Hello and welcome to today’s episode of Streetsmarts, with Howe & Rusling. I’m Vince Carson, Certified Public Accountant and Financial Planner at Howe and Rusling.
If you haven’t heard yet, the IRS is planning on hiring thousands of new enforcement agents over the next few years. This is causing many of us to get nervous; as we all know that there’s nothing worse than getting a letter from the IRS. And then the next worst thing is finding out that the IRS has selected you or your business for an audit.
What is a tax audit?
An IRS audit is an examination of an individual or organizations’ financial information to ensure that said person or organization is reporting tax returns in accordance with U.S. tax laws.
Let’s first touch base on the statute of limitations. The general rule of thumb is that the IRS has a three-year window to complete an audit on your tax returns (unless you commit fraud or you underreport your income by 25% or more). Therefore, at a bare minimum, it’s highly advised to save your tax records for at least three years. It’s also important to note that there is no statute of limitation in cases where a return was never filed. In other words, if you never filed a return, the clock for the audit window never starts.
Primary types of IRS audits
The first type of audit is known as the correspondence audit. This is the most common type of IRS audit and is usually viewed as being the least cumbersome to manage. This is because the IRS is looking for limited information or clarification on a specific area. In a correspondence audit, a tax payer will receive a letter from the IRS requesting information be mailed to them. The other primary type of IRS audit is known as the field audit. This is when an IRS agent will actually come to your place of business, in person, and scrape through your financial records to determine whether your return is substantiated with evidence. Field audits are the most comprehensive type of IRS audit and can be extremely intrusive.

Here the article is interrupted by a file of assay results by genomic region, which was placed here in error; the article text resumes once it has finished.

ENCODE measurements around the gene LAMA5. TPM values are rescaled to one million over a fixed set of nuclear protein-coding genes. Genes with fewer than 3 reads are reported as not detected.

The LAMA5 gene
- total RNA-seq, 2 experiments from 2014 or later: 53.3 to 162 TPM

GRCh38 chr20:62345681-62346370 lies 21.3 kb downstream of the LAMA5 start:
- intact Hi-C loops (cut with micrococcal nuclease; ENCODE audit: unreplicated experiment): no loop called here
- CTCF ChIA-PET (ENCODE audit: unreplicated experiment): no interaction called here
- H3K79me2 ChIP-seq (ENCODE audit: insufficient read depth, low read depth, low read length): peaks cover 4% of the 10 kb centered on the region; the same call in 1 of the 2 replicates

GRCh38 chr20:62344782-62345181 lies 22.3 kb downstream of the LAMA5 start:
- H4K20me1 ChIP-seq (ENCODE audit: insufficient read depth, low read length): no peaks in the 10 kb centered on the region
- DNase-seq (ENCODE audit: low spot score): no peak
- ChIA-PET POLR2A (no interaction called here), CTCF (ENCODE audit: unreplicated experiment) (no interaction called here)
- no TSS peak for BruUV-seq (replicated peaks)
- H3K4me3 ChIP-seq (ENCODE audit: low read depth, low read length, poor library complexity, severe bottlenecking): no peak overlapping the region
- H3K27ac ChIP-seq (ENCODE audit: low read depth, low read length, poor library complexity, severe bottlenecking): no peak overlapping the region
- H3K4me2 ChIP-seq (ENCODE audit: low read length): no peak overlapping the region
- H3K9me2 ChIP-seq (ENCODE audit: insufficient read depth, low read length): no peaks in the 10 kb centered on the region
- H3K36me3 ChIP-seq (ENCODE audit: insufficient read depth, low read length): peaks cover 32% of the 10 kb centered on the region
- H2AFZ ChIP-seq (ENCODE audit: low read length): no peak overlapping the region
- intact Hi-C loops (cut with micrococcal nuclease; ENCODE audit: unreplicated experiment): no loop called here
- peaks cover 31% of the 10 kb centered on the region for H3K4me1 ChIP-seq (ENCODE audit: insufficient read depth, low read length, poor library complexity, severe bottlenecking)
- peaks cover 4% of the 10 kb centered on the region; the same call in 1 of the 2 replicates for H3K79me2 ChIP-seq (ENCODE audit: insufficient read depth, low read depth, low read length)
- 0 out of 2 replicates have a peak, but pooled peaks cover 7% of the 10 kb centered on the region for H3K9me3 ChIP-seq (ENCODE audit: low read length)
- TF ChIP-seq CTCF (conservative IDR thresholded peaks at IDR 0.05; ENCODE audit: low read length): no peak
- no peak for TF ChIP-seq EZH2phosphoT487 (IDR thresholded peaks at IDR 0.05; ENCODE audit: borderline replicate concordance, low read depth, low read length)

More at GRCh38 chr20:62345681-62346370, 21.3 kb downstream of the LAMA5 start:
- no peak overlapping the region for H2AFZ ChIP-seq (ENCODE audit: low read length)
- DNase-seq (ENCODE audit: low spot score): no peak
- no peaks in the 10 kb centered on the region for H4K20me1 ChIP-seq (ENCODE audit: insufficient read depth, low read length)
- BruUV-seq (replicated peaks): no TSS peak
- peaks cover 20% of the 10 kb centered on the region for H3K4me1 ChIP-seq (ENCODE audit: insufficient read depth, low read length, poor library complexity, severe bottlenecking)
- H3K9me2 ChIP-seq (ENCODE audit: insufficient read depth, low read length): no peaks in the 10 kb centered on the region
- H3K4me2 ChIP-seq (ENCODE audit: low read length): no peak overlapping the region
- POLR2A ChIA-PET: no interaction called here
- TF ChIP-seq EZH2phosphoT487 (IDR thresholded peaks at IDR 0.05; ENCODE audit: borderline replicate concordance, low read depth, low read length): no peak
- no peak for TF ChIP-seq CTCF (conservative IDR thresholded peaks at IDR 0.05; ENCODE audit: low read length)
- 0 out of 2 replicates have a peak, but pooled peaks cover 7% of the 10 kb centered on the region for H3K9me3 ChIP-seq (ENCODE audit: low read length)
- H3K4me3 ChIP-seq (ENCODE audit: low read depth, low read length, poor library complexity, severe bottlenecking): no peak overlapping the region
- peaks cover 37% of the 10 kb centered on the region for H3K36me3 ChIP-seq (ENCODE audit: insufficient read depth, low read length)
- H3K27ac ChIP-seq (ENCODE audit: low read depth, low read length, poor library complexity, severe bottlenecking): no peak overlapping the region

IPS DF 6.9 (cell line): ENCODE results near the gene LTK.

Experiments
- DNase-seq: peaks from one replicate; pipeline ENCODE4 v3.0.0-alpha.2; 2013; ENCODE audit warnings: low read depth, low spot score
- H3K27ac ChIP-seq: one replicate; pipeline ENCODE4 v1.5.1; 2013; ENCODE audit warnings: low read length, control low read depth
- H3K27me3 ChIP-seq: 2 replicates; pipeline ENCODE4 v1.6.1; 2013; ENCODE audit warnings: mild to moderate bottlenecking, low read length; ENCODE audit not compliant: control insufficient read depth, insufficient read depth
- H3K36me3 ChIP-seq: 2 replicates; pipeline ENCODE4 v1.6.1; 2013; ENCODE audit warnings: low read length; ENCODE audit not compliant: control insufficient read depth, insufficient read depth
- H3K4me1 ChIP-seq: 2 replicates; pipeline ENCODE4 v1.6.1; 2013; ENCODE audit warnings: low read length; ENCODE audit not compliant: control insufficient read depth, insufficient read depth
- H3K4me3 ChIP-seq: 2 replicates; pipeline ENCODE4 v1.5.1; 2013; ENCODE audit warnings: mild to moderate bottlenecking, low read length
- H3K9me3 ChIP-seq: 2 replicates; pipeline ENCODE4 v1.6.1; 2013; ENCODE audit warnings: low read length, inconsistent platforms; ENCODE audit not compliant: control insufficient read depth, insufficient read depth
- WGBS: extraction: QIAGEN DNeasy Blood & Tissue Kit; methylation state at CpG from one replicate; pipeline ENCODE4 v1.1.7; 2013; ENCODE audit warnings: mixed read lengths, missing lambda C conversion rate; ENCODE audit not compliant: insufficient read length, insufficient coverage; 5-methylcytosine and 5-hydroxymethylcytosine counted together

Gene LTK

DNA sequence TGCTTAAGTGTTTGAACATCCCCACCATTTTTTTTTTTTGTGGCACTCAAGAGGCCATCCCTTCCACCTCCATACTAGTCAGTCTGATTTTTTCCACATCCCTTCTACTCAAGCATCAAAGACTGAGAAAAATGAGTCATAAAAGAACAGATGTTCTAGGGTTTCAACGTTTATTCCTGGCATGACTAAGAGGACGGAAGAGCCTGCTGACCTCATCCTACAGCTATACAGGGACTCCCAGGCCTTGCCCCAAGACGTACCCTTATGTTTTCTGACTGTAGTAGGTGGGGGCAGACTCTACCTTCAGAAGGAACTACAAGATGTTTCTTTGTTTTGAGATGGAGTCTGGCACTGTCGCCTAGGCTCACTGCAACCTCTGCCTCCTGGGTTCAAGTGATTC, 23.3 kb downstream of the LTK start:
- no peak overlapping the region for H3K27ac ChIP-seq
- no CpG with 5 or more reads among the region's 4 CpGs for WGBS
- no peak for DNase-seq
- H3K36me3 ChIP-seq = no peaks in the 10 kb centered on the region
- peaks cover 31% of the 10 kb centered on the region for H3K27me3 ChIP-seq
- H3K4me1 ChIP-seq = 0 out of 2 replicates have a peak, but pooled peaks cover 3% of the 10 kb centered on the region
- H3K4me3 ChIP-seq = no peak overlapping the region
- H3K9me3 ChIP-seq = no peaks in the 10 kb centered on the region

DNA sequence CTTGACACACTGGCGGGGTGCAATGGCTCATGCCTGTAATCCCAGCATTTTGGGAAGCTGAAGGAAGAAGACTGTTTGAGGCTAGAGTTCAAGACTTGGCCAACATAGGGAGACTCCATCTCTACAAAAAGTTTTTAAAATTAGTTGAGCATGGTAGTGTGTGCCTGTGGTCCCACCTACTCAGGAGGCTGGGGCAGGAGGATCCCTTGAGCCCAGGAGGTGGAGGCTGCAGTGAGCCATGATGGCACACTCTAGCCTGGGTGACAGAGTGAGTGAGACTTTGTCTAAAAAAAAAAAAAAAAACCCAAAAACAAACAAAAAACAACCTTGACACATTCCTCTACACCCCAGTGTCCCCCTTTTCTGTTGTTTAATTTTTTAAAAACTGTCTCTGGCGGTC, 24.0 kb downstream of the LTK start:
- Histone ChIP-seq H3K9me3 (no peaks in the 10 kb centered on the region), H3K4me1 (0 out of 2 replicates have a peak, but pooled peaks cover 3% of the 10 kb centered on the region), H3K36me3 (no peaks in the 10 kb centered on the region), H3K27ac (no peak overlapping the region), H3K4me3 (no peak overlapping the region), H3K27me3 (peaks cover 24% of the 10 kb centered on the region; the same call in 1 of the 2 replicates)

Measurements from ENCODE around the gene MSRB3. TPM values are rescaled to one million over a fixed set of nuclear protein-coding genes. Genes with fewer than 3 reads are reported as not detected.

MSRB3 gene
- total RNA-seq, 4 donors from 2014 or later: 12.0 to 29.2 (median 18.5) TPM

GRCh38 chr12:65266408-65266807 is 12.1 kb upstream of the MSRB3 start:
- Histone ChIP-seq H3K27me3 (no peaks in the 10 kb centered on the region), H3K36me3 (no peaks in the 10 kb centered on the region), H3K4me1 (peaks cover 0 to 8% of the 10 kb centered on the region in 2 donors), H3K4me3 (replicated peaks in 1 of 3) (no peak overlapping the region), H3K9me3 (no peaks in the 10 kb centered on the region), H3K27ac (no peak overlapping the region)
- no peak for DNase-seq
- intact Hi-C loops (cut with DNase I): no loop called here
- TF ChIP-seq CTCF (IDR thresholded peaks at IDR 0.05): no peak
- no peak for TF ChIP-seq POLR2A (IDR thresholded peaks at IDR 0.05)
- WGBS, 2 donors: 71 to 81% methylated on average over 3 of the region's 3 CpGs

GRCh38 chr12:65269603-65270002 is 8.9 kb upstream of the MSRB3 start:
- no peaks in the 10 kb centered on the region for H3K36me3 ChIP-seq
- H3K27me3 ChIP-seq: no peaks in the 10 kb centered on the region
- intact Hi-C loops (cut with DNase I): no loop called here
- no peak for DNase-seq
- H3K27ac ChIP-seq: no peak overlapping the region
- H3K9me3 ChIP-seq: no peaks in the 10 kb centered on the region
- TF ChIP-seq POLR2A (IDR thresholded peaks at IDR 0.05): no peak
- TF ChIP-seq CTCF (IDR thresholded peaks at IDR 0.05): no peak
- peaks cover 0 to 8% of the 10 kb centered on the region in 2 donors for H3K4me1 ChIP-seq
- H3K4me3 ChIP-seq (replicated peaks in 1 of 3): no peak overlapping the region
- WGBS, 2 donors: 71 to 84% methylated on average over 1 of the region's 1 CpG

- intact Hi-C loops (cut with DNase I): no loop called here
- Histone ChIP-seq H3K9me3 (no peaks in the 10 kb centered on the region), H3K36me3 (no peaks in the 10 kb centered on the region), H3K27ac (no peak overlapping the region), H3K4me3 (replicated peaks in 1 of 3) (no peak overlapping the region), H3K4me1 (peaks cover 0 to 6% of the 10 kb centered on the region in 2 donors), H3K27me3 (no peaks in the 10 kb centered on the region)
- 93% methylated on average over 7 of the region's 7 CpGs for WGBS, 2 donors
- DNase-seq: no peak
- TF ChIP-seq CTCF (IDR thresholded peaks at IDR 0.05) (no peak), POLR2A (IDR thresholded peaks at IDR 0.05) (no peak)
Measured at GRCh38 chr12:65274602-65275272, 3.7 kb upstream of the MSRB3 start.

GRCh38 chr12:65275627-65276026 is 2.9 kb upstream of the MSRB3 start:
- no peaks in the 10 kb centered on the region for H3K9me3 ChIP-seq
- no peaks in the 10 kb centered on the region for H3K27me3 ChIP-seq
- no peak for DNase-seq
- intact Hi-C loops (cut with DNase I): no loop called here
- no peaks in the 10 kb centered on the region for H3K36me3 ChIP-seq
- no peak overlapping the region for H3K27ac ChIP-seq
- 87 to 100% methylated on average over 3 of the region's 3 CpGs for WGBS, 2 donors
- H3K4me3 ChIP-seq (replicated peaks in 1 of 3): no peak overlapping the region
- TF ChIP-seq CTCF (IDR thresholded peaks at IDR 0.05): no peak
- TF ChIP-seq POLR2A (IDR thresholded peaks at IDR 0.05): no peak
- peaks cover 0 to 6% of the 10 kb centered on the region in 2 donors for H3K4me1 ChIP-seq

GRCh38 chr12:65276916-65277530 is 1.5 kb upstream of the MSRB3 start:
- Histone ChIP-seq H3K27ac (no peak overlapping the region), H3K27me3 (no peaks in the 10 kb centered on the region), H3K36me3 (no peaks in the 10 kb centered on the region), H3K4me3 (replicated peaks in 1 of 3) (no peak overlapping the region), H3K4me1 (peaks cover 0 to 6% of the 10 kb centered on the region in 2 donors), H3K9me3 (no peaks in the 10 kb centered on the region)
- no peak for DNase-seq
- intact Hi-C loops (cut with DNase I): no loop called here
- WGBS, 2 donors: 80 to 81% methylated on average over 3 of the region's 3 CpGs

So how does the IRS select businesses for audit?
There are a variety of situations when the IRS will select a return for audit, but let’s cover the usual suspects. One primary reason why a return might be selected for audit is if your business, when compared to other businesses in your industry, is outside the “norm” with regards to income and deductions. The IRS develops these “norms” by using statistical techniques. A second reason why a return might be selected for audit is if your business was involved in a transaction with other taxpayers whose returns were selected for audit. Meaning, you are at higher risk of audit if related parties to your business come under IRS scrutiny. As a last point on this topic, there very well might not be a trigger that caused your return to get audited. If history is to be our guide, the IRS randomly selects returns to audit every year. We all hope that we don’t pick the short straw.
I hope today’s episode clarified some of the nuances regarding IRS audits. When thinking of your potential exposure to the IRS, it’s important to remember that the best thing you can do is keep good, clean, and organized records. The second best thing is to have a trained professional, that knows how to handle IRS audits, on your side of the table. As always, if you have any questions on your finances, our team at Howe & Rusling is always available to help.
Thank you so much for tuning into today’s episode of StreetSmarts with Howe & Rusling.